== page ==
Bitcoin is breaking records. As noted by Business Insider, the cryptocurrency hit an all-time high on Nov. 1, 2017, and its bull run shows no sign of losing steam. Traders are hoping that the new SegWit2x software update could mean a windfall of free dividend currency if a new bitcoin variant is created.
But cybercriminals are also looking to cash in on free digital coins. According to Bleeping Computer, new bitcoin malware attacks have already co-opted more than $150,000 of the high-value cryptocurrency.
Payment Pasting Problems
Discovered by Kaspersky Lab, the new attack strain, called CryptoShuffler, uses a simple tactic to steal valuable bitcoins from unsuspecting users: copy and paste.
First, attackers compromise target devices and the CryptoShuffler code begins monitoring clipboard activity. That’s because many users copy and then paste the recipient’s wallet ID into transaction destination fields, which is easier than remembering the entire string and wiser than writing it down.
CryptoShuffler simply bides its time until it detects common cryptocurrency wallet string characteristics. The malware then intercepts the copied wallet string and replaces it with one that sends money directly to the attackers. If a user doesn’t carefully check the intended recipient wallet address against the one he or she pasted, fraudsters will get the windfall.
As Kaspersky Lab noted, the efficacy of CryptoShuffler shows that “many kinds of malware try to keep a low profile and to operate as stealthily as possible.” By sitting quietly in memory and monitoring only the temporary cut-and-paste clipboard process, users won’t see any performance degradation, random pop-ups or ransom messages.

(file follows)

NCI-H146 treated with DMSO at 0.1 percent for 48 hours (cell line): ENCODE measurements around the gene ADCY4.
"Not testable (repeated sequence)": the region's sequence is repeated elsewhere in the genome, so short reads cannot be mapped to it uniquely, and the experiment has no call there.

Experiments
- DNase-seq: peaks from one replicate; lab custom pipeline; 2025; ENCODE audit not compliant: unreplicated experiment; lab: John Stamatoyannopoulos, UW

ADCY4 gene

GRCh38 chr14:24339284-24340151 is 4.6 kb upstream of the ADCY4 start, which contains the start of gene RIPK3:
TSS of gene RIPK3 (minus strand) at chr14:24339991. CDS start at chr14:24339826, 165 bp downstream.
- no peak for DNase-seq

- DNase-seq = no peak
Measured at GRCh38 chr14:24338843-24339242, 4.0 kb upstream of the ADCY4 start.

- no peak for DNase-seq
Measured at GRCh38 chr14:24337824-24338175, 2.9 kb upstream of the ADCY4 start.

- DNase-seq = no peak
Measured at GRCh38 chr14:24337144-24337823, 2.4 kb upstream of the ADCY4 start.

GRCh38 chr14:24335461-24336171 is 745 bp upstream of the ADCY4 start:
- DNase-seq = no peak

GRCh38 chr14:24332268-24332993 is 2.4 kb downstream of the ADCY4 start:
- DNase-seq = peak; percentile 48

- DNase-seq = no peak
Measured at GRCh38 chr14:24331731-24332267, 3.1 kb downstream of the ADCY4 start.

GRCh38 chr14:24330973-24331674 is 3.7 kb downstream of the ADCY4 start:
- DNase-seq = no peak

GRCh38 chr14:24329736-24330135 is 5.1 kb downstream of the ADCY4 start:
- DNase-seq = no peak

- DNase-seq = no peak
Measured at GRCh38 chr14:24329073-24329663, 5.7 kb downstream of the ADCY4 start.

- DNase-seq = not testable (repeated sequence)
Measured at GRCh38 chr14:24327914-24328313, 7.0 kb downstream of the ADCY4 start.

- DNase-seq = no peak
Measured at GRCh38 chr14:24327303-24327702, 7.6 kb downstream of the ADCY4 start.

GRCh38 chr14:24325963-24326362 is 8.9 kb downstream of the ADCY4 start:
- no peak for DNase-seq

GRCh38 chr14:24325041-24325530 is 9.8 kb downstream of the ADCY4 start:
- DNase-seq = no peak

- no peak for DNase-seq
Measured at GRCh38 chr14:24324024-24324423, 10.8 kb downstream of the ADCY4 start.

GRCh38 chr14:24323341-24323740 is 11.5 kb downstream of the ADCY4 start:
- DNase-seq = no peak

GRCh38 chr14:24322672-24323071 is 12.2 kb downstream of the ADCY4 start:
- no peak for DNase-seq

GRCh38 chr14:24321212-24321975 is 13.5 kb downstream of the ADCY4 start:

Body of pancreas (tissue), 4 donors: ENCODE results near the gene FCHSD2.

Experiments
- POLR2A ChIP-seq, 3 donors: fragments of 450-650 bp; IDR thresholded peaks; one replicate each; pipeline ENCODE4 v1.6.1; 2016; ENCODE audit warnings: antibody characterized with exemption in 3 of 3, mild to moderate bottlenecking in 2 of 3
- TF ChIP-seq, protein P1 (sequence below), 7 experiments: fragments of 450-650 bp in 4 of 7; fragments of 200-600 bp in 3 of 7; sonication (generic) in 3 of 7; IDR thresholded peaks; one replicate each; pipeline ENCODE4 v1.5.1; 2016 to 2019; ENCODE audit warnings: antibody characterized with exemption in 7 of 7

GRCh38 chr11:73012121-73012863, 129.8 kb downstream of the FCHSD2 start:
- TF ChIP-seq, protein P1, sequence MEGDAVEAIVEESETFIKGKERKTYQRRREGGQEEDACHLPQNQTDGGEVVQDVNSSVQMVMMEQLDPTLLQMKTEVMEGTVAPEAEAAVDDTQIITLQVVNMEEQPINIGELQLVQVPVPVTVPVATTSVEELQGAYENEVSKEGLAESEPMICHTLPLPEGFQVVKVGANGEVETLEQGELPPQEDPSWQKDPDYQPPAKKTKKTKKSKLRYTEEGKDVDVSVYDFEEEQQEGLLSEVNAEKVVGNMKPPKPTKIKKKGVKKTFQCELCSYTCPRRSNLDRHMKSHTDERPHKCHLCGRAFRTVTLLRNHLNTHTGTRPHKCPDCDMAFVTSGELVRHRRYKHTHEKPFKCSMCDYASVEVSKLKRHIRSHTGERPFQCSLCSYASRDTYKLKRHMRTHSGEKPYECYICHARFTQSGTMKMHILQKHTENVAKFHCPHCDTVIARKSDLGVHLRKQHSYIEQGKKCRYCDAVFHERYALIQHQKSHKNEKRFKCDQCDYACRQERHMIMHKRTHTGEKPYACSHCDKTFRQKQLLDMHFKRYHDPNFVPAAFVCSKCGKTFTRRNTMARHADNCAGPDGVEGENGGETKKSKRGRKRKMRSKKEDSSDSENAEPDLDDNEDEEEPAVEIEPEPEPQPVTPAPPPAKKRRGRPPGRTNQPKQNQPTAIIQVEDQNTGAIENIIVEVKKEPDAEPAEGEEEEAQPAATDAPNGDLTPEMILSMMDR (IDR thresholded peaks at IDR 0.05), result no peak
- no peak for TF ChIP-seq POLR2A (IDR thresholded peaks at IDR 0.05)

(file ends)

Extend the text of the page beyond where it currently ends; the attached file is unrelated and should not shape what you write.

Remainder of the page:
Since bitcoin transactions are one way unless both parties agree to the payment, there’s little recourse for users who have been victimized. While this Trojan reached peak activity late last year, it’s enjoying new life as the price of bitcoin skyrockets.
Making a Mint With Bitcoin Malware Attacks
Clipboard threats aren’t the only malware attacks targeting cryptocurrency. BBC noted that coin-mining malware is quickly becoming a problem for websites.
In fact, Google is considering rolling out Chrome defenses to safeguard devices against resource-exploiting bitcoin mines. But these malicious miners leave behind traces of their activity, and device processing power can be significantly reduced as fraudsters leverage every available cycle to grab more coins.
CryptoShuffler, meanwhile, takes advantage of the growing ubiquity of cryptocurrency. Users now have typical purchasing processes, which include copying and pasting destination addresses for quick payment. By exploiting day-to-day behavior rather than network or OS-level actions, attackers enjoy both greater success and a reduced chance of detection.
This puts the onus on users to monitor for any suspicious processes — Kaspersky identified Trojan-Banker.Win32.CryptoShuffler.gen as the most common variant — and avoid potentially compromised downloads or email attachments. Given bitcoin’s burgeoning bull run and ballistic trajectory, users may want to consider cutting out the copy-and-paste practice and instead take the time to input recipient wallet codes bit by bit.